Two Oklahoma teams among ESPN's 30 most influential college football teams ever

OU football head coach Barry Switzer talks to his team on the first day of spring practice on April 3, 1979, at Owen Field in Norman.
OU football head coach Barry Switzer talks to his team on the first day of spring practice on April 3, 1979, at Owen Field in Norman. / DOUG HOKE/THE OKLAHOMAN / USA TODAY

Conventionally, we think of the best teams as the ones with the best record, whether it be one season or over many seasons. If it's total wins or historical win percentage, it's a pretty good bet that Oklahoma Sooners football would, and really should, be part of the conversation.

But wins and losses are not the only way to measure greatness. The college football staff at ESPN recently published a ranking of what they termed the 30 most influential college football teams of all-time.

"The greatest teams don't always make the greatest impact on the sport," writes ESPN staffer Bill Connelly. "For more than a century, college football's evolution has been driven by teams both big and small and by coaches both massively and moderately successful."

The objective of the article ( posted on subscriber-based ESPN+) is to recognize and celebrate the greatest influencers and by extension the 30 most influential teams in college football history.

Two great Oklahoma teams made the list -- Bud Wilkinson's 1956 Sooner national championship team (OU's third national championship team in seven seasons) and Barry Switzer's 1974 national championship team (the first of back-to-back national titles and the Sooners first since the 1956 OU team).

The 1956 Oklahoma team was ranked No. 25, while the 1974 Sooner football team came in at No. 13. My first impression after reviewing the 30 college teams that made the list was why only two Oklahoma teams? As I dug a little deeper in my analysis, however, I discovered that the most any one team appeared in the ranking was three times by Alabama and only once each under Bear Bryant and Nick Saban, arguably the two greatest coaches in Crimson Tide, if not college football, history.

The Sooners are one of four schools that had two teams included in the ranking of the 30 most influential teams of all-time. Notre Dame (11. 1947 and 2. 1924), LSU (21. 1958 and 7. 2019) and TCU (29. 2010 and 14. 1935) were the others.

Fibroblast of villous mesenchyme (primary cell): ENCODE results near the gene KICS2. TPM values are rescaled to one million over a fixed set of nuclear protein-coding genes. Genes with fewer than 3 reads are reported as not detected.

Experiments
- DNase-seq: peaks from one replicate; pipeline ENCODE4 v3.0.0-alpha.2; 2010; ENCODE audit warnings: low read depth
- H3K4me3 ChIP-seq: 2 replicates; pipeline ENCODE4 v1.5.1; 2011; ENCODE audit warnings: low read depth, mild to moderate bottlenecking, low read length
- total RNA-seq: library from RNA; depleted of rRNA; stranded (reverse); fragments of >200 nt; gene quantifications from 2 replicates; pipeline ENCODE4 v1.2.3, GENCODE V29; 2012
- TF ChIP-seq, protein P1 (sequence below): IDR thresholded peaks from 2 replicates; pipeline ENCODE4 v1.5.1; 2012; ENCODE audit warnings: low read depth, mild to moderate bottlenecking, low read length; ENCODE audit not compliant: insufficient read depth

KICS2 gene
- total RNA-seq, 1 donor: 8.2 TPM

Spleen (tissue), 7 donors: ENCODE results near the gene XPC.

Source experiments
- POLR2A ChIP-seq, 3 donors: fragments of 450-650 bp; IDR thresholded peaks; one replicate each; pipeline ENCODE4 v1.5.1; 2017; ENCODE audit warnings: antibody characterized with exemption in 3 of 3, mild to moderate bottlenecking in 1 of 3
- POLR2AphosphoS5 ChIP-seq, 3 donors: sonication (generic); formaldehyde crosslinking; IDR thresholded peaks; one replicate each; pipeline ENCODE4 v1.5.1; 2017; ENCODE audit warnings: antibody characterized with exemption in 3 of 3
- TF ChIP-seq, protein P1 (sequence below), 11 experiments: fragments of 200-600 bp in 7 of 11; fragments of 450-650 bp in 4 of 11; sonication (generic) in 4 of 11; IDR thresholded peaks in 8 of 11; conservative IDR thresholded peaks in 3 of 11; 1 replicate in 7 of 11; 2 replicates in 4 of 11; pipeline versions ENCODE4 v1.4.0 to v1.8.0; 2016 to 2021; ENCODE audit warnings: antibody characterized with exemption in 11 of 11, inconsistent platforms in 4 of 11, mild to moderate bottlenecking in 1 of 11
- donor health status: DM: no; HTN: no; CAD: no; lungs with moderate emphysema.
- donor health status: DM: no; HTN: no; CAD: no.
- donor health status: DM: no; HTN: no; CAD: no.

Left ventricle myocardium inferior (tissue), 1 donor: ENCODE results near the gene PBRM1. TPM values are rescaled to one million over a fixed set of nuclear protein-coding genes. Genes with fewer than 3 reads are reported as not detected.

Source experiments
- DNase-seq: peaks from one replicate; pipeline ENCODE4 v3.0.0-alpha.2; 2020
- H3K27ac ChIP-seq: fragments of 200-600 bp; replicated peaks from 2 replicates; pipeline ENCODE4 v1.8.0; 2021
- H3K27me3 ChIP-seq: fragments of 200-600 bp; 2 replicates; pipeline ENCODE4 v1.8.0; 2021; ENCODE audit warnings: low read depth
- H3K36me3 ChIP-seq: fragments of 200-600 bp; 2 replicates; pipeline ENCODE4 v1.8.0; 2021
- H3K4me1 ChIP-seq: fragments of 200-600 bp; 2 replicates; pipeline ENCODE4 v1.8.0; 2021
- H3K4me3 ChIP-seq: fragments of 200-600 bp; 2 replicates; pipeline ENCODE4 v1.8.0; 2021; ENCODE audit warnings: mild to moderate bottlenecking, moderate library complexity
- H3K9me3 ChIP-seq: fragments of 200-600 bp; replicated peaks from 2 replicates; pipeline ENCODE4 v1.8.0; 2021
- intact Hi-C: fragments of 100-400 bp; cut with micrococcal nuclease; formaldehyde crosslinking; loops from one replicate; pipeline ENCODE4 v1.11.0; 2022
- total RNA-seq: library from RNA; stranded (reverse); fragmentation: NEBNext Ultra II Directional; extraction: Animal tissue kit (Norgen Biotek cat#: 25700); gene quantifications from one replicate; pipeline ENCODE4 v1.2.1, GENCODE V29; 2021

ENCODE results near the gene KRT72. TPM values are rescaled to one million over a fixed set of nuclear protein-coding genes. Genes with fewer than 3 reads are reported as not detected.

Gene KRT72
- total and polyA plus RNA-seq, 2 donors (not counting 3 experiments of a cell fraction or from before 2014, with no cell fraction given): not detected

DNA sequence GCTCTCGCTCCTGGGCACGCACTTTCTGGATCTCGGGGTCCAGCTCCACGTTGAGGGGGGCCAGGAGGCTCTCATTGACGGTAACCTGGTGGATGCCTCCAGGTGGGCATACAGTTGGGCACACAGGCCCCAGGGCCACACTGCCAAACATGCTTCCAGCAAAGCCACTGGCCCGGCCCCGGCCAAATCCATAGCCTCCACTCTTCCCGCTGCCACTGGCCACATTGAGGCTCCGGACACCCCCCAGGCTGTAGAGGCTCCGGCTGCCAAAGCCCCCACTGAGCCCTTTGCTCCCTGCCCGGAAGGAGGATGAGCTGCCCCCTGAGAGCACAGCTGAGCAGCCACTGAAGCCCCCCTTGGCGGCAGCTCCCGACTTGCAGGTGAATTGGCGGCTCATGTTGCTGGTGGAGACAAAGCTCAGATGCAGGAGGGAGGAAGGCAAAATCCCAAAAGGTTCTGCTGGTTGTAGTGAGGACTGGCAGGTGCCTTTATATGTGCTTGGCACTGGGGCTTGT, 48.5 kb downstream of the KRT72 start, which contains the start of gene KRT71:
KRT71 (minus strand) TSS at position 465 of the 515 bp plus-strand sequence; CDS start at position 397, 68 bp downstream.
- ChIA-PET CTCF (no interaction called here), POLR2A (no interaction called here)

So in terms of coaching eras, I can't really argue that the 1956 Oklahoma team was the best of the OU teams under a highly impactful Wilkinson coaching era and the same for Switzer's 1974 team. From Switzer's first game as head coach in 1973 though eight games in the 1975 season, Oklahoma went 33-0-1 under Swtizer.

Oklahoma was a prominent catalyst in one other team's rise to notoriety and inclusion among the top 30 teams in this ranking. The 2006 Boise State team, which dramatically defeated OU in overtime in the 2007 Fiesta Bowl, is ranked No. 22, curiously four spots higher than the '56 Oklahoma team.

According to the ESPN rankings, the most influential college football team ever was Darrell Royal's 1968 Texas Longhorns, the team credited with introducing the "Wishbone" offense into the college football lexicon. Texas (and more accurately then assistant coach Emory Bellard) may have been the school that brought the triple-option wishbone offense to college football, but Oklahoma under Switzer is clearly the team that perfected it.

Here is the rest of the top 10 of ESPN's "most influential college football teams ever" with the head coaches in parentheses:

2. 1924 Notre Dame (Knute Rockne)

3. 1925 Alabama (Wallace Wade)

4. 1986 Miami (Jimmy Johnson)

5. 2008 Texas Tech (Mike Leach)

6. 1991 Iowa Wesleyan (Hall Mumme)

7. 2019 LSU (Ed Orgeron)

8. 1967 Grambling (Eddie Robinson)

9. 1993 Florida (Steve Spurrier)

10. 1912 Carlisle (Pop Warner)